If we now move on to the actual walls of the
pelvis then we have a lateral wall, a posterior
wall and then anterior wall, but actually,
look at the orientation. If you look at the
orientation of the pelvis, you can see that
it’s kind of running down in this direction.
A lot of the weight which is coming down here
is actually being borne on the pubic symphysis.
It’s not tilted square. It is actually tilted
quite inferiorly. So, the actual pelvis is
tilted. So, we have this passageway coming
down through here, allowing the... allowing
the baby when it’s being borne to pass through
the pelvis and it takes this kind of this direction.
If we look at the anterior wall of the pelvis,
we can see it’s made up of the pubic symphysis
and the various pubic rami, superior and inferior
pubic rami, because this is the anterior wall.
The lateral wall over here, we can see is
made up of some important muscles and membrane.
Importantly, we have this muscle... this muscle,
here, we can see is running all the way over
here. This is obturator internus muscle, obturator
internus. It lines the lateral wall of the
pelvis and is within the obturator foramen.
It is really important, you remember, that
the obturator muscle, obturator internus muscle
is on the lateral wall of the pelvis. Its
tendon passes out through here. Its tendon
actually goes to, in a way, goes to attach
on to the femur and it passes out to the pelvis
via the lesser sciatic foramen. So, remember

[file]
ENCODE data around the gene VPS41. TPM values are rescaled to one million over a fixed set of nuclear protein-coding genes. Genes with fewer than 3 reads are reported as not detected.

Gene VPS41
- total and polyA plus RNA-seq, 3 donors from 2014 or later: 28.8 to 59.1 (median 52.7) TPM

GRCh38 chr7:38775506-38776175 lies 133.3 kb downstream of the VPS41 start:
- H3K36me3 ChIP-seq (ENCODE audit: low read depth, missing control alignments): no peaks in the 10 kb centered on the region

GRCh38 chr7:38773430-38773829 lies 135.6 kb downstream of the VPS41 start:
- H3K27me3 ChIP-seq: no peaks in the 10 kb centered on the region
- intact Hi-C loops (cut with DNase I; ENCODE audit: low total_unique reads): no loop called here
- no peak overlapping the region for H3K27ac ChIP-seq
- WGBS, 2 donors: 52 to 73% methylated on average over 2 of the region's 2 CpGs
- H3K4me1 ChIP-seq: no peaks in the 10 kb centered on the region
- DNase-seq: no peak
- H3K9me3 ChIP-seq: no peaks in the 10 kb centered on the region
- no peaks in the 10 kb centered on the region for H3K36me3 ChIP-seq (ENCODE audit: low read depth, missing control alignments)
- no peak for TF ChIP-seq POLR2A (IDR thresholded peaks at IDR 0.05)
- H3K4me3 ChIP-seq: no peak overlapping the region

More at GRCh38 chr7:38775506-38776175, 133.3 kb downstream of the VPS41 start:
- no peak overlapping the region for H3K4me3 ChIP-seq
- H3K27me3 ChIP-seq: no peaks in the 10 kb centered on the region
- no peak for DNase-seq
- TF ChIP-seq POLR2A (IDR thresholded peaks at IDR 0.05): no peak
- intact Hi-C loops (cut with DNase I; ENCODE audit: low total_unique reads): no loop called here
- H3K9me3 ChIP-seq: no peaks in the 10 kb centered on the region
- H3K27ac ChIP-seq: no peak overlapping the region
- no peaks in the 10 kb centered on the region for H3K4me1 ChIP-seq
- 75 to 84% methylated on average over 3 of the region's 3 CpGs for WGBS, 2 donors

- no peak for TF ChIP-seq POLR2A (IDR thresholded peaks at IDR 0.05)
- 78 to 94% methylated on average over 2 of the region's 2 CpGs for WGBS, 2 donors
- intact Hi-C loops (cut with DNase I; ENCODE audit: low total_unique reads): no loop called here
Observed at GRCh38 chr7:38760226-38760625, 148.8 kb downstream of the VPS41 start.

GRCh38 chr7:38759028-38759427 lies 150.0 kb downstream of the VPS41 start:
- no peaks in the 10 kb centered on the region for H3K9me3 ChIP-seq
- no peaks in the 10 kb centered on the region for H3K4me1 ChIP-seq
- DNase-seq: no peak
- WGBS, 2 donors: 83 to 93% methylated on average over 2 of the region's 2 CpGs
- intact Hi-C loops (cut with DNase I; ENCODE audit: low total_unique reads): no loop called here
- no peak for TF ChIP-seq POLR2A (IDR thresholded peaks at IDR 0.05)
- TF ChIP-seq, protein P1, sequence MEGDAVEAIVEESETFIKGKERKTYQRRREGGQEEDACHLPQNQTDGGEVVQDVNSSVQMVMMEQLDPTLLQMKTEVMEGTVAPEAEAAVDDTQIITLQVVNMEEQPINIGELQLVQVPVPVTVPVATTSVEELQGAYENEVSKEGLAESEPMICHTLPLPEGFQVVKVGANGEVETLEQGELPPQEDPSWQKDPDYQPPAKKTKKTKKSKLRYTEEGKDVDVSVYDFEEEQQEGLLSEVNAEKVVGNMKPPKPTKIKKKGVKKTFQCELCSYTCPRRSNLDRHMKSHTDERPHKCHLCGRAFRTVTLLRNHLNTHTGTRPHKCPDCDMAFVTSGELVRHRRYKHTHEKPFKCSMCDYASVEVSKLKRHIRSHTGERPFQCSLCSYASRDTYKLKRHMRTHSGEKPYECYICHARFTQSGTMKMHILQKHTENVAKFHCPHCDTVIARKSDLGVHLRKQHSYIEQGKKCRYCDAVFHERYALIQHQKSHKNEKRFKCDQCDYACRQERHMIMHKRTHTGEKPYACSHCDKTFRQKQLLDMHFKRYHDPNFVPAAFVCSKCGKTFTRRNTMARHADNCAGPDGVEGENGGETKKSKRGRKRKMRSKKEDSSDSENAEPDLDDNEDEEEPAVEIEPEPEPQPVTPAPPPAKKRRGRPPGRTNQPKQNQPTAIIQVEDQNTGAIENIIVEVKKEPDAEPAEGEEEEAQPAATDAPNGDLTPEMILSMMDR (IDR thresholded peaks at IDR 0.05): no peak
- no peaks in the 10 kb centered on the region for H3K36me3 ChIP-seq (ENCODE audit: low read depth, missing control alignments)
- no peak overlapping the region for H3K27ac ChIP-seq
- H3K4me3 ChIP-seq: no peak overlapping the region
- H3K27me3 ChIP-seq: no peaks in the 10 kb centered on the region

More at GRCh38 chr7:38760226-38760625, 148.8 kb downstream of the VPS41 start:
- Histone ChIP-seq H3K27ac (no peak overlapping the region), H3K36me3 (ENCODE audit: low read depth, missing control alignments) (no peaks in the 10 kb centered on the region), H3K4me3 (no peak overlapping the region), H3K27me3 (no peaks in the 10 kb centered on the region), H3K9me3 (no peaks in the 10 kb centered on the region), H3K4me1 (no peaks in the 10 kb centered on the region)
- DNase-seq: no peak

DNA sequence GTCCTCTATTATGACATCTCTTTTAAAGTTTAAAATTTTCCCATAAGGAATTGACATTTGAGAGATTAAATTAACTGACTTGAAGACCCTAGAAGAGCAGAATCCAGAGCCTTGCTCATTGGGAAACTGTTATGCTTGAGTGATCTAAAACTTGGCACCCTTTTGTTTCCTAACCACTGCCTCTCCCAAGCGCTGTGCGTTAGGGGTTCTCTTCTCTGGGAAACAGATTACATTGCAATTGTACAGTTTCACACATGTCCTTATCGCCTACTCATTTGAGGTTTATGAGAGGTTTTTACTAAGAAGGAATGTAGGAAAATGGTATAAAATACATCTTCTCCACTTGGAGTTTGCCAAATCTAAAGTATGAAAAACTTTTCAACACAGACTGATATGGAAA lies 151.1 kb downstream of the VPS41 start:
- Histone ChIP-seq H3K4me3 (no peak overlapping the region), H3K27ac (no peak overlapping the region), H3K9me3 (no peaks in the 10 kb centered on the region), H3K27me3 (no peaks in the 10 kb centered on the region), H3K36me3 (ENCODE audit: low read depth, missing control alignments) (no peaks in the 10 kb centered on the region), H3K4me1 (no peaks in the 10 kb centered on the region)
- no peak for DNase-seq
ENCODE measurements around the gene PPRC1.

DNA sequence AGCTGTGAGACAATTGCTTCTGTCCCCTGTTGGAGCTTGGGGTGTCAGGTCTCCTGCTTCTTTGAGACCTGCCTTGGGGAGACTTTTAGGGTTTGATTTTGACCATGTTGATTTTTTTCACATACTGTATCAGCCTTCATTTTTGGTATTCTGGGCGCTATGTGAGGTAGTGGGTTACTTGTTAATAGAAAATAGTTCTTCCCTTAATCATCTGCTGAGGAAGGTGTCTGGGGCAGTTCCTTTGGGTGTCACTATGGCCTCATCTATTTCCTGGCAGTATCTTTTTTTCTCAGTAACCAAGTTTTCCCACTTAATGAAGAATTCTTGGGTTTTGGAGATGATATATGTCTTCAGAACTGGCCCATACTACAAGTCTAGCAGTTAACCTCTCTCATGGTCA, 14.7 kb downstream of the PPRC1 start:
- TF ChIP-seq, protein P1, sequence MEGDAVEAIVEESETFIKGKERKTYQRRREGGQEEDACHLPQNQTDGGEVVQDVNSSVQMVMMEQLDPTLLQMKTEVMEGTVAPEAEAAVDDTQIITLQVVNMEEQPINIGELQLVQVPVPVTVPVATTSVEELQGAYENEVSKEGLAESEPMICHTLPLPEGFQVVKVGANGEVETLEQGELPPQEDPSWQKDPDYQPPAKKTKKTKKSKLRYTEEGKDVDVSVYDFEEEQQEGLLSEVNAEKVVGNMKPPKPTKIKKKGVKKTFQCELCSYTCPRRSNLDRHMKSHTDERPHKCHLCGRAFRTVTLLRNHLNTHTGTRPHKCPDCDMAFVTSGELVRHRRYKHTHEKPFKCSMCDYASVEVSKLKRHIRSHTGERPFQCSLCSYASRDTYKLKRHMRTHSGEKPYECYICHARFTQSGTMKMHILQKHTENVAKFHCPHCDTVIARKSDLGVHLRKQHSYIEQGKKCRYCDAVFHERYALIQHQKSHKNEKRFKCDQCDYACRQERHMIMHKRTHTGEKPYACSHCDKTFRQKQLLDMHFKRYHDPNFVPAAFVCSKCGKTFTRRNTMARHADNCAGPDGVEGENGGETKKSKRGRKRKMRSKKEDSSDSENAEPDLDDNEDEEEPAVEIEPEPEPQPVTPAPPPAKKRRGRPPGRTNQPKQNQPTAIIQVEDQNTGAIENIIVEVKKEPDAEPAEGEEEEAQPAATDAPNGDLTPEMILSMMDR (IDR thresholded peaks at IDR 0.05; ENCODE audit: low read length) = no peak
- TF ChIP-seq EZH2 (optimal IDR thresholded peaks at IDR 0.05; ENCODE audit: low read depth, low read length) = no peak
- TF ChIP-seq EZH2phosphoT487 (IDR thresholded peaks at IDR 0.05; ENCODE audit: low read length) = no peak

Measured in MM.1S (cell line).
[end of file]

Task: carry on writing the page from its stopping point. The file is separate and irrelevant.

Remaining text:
that the tendon of the obturator internus
actually leaves the pelvis. What we can see
lying on top of obturator internus muscle
is this thin sheet and this is obturator fascia.
So, we have the obturator foramen, filling
the obturator foramen is obturator internus
and then you have obturator fascia and again,
that’s important, we will come back to it.
This forms the lateral wall of the pelvis.
We can also see we have got this defect here
and that allows obturator artery, nerve and
vein to leave the pelvis and pass into the
medial compartment of the thigh. If we then
look posteriorly, we find we have the sacrum
most posteriorly and we have some muscles
radiating from the sacrum from the coccyx
down here that form this posterior boundary.
Posterolaterally, we can see we have got coccygeus
muscle, you can see that muscle here. And
then superior to the coccygeus, we find we
have piriformis. And piriformis is running
out of the pelvis. And this also goes to attach
to the femur. It attaches the greater trochanter
of the femur, it’s a lateral rotator of
the thigh. But, it originates from the anterior
surface of the sacrum and it passes out through
the greater sciatic foramen. Remember that
passing out of the greater sciatic foramen
superior to it was the superior gluteal blood
vessel and passing out to the pelvis inferior
to it was the inferior gluteal artery and
also the internal pudendal artery.
What we have here, inferior to the piriformis,
is coccygeus. Coccygeus is running from the
coccyx to the ischial spine. It runs on the
inside of the sacrospinous ligament. So, when
we look posteriorly at the ligaments of the
pelvis, we can see the sacrospinous ligaments.
But, lying on the inside of the sacrospinous
ligament, we find we have coccyx... coccygeus
muscle... we find we have the coccygeus muscle
here. Here, I have mentioned both piriformis
and obturator internus exit the pelvis via
the greater and lesser sciatic foramina, respectively
and that the obturator membrane has a thickening
that runs from the superior pubic ramus to
the ischial spine and this, as we move on
to the pelvic floor, is really important.
If we have running along here, we see we have
this thickening. This is an important thickening
of the obturator fascia, obturator membrane
that's lying like medial to obturator internus
muscle. This thickening runs from the superior
pubic ramus up here all the way to the ischial
spine. And it forms an important attachment
site for the pelvic floor muscles, which we
are now going to talk about.